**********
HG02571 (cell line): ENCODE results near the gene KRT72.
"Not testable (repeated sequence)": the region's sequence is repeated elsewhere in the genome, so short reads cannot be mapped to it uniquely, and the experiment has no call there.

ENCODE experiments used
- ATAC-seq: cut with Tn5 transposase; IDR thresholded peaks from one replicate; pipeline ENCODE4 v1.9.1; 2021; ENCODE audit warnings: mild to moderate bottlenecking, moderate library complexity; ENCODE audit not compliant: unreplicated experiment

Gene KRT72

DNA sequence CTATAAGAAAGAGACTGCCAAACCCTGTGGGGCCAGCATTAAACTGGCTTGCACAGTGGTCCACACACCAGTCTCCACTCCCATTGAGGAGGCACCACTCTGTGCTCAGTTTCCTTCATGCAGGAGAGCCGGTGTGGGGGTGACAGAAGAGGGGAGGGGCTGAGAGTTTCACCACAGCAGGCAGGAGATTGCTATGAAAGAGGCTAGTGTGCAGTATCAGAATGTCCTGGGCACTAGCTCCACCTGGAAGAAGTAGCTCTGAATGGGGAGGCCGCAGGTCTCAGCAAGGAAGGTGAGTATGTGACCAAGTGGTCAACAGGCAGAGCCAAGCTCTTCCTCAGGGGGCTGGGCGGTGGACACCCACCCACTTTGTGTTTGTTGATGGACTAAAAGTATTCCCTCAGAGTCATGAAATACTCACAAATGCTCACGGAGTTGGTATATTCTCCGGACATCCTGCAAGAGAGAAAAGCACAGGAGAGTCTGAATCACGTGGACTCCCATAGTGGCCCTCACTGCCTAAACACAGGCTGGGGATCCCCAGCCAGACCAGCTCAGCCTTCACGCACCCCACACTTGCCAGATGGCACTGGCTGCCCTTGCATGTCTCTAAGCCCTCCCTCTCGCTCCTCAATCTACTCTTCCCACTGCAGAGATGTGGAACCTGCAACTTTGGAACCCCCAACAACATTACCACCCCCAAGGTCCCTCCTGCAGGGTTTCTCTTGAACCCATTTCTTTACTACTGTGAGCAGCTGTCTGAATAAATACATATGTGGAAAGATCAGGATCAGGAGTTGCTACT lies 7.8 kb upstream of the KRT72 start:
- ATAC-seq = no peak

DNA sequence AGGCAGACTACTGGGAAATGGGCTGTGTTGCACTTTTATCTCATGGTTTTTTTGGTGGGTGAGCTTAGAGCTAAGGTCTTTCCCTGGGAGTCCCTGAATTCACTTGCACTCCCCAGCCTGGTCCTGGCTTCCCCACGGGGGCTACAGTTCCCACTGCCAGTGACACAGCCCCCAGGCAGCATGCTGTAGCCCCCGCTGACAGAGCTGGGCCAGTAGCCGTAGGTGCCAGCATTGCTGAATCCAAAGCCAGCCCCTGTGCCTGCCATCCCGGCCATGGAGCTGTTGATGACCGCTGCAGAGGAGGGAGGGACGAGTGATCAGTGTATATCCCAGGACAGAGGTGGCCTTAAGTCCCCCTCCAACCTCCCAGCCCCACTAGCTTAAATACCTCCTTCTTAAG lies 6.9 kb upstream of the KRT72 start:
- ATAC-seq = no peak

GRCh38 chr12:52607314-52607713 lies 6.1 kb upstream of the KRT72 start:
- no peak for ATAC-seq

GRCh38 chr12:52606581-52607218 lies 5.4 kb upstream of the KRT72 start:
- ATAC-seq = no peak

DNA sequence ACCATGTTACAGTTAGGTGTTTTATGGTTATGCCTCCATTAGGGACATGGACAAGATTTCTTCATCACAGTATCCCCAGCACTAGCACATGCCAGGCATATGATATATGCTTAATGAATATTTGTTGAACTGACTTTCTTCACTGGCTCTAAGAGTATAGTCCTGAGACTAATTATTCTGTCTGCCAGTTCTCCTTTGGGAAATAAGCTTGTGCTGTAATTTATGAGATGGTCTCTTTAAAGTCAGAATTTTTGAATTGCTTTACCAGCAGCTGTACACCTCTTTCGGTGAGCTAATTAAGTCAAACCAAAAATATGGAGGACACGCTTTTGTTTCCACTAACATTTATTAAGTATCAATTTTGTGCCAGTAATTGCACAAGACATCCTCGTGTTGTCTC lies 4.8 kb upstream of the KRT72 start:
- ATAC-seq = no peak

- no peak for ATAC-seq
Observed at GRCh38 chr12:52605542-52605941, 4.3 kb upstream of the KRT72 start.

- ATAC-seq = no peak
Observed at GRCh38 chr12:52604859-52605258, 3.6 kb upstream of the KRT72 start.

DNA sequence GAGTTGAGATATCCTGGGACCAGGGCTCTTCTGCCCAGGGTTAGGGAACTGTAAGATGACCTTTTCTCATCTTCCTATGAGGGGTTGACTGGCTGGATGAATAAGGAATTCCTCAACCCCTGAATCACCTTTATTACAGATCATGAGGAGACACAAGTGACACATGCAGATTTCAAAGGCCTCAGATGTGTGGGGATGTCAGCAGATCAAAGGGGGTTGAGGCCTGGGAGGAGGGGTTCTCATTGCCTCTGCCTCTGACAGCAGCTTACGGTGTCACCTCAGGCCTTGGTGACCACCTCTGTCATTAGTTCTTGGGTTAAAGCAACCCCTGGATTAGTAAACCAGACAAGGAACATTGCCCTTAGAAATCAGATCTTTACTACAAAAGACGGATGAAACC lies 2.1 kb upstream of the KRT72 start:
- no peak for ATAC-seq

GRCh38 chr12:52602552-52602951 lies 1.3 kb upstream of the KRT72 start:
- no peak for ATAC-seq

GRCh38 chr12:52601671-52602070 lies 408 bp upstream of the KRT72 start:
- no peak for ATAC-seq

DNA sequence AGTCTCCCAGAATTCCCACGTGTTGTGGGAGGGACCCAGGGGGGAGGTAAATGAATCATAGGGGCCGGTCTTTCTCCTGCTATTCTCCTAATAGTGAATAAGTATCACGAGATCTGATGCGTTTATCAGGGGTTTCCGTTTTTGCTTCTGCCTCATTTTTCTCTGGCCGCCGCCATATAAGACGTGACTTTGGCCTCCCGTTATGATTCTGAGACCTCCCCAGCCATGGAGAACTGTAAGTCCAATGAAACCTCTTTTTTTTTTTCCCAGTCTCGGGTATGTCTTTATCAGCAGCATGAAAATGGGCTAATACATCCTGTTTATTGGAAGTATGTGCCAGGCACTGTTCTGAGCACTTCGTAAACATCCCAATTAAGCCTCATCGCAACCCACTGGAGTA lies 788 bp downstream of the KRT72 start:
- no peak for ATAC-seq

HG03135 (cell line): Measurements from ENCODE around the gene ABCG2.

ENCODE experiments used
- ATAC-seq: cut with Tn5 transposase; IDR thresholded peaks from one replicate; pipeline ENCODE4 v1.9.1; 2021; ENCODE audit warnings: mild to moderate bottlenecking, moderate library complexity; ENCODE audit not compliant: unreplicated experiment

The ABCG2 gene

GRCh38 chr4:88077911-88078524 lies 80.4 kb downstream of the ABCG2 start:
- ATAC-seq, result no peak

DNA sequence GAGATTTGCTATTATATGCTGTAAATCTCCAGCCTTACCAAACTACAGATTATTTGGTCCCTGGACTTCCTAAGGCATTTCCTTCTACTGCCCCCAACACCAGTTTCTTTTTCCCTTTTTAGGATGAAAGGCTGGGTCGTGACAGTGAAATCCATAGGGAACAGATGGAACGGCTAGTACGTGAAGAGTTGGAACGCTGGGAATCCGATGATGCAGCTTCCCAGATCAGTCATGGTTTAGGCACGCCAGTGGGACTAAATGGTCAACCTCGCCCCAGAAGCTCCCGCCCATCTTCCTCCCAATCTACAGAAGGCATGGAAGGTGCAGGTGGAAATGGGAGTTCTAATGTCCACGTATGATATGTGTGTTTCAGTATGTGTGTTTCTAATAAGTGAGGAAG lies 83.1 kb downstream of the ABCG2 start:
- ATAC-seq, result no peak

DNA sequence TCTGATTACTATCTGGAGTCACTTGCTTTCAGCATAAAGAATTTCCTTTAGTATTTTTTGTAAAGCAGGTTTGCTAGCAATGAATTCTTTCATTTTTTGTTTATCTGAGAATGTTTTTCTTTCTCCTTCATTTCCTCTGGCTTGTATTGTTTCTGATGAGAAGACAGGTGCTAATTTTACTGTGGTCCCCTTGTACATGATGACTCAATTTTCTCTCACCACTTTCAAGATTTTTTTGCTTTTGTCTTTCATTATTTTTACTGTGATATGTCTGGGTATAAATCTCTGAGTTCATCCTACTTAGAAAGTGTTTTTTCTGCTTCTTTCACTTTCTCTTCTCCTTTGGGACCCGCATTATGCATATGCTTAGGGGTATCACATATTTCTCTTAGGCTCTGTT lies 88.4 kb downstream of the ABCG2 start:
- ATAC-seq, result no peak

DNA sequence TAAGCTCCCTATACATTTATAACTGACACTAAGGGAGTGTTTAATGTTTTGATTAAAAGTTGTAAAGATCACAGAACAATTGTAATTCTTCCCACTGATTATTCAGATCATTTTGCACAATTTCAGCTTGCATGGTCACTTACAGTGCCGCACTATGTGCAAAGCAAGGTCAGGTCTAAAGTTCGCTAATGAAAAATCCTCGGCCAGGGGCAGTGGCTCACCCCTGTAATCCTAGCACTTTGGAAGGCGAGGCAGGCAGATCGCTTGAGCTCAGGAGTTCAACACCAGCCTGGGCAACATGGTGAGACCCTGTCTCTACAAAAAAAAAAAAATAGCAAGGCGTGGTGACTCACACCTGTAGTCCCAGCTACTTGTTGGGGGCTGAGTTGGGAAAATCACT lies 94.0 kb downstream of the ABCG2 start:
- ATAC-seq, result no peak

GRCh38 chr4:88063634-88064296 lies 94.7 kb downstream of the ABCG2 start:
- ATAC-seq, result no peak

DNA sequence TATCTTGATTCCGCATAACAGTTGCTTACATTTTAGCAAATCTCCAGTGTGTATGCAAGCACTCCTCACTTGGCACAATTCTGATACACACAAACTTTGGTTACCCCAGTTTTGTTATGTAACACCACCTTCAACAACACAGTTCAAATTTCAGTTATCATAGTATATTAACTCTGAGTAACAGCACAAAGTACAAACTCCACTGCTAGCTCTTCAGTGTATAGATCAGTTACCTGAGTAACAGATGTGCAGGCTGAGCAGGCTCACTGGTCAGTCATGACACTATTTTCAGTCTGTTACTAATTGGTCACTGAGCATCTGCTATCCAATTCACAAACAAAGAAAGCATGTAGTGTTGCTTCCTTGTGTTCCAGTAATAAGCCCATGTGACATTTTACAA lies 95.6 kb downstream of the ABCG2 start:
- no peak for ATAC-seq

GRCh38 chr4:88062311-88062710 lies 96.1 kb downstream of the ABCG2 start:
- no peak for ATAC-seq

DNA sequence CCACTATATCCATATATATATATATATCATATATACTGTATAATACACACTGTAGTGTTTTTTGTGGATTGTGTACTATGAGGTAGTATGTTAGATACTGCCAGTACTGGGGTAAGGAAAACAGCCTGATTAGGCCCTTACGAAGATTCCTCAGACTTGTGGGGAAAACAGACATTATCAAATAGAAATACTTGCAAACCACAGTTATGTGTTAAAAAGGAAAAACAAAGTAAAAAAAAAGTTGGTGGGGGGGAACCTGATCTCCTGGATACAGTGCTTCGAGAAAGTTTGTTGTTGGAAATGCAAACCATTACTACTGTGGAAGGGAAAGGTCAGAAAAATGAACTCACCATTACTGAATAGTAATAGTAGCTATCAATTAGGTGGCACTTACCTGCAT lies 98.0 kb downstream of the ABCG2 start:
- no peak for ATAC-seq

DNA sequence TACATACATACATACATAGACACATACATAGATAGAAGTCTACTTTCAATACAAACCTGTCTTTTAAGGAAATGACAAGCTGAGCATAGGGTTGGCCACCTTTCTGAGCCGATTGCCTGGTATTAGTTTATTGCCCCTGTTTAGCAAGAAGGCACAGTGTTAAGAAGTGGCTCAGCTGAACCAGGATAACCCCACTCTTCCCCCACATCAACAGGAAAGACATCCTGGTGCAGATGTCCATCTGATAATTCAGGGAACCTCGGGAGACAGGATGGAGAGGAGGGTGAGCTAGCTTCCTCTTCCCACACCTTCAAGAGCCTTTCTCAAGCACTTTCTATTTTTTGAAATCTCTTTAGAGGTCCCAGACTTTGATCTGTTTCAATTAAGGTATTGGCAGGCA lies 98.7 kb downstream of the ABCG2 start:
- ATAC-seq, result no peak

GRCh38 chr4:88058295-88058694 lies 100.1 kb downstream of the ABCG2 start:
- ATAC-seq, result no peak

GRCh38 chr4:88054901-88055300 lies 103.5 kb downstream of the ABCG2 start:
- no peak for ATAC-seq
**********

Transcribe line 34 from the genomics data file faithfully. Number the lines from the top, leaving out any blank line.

DNA sequence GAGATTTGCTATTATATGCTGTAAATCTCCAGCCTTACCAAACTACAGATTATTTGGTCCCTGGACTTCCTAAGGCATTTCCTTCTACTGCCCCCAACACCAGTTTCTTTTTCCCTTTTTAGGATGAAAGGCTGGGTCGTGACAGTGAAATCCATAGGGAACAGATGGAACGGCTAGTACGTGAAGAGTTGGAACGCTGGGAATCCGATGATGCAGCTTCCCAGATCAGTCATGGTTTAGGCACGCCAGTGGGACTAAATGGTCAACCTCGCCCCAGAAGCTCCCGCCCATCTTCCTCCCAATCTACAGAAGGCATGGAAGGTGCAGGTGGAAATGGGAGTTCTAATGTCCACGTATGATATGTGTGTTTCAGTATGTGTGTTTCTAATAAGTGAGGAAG lies 83.1 kb downstream of the ABCG2 start: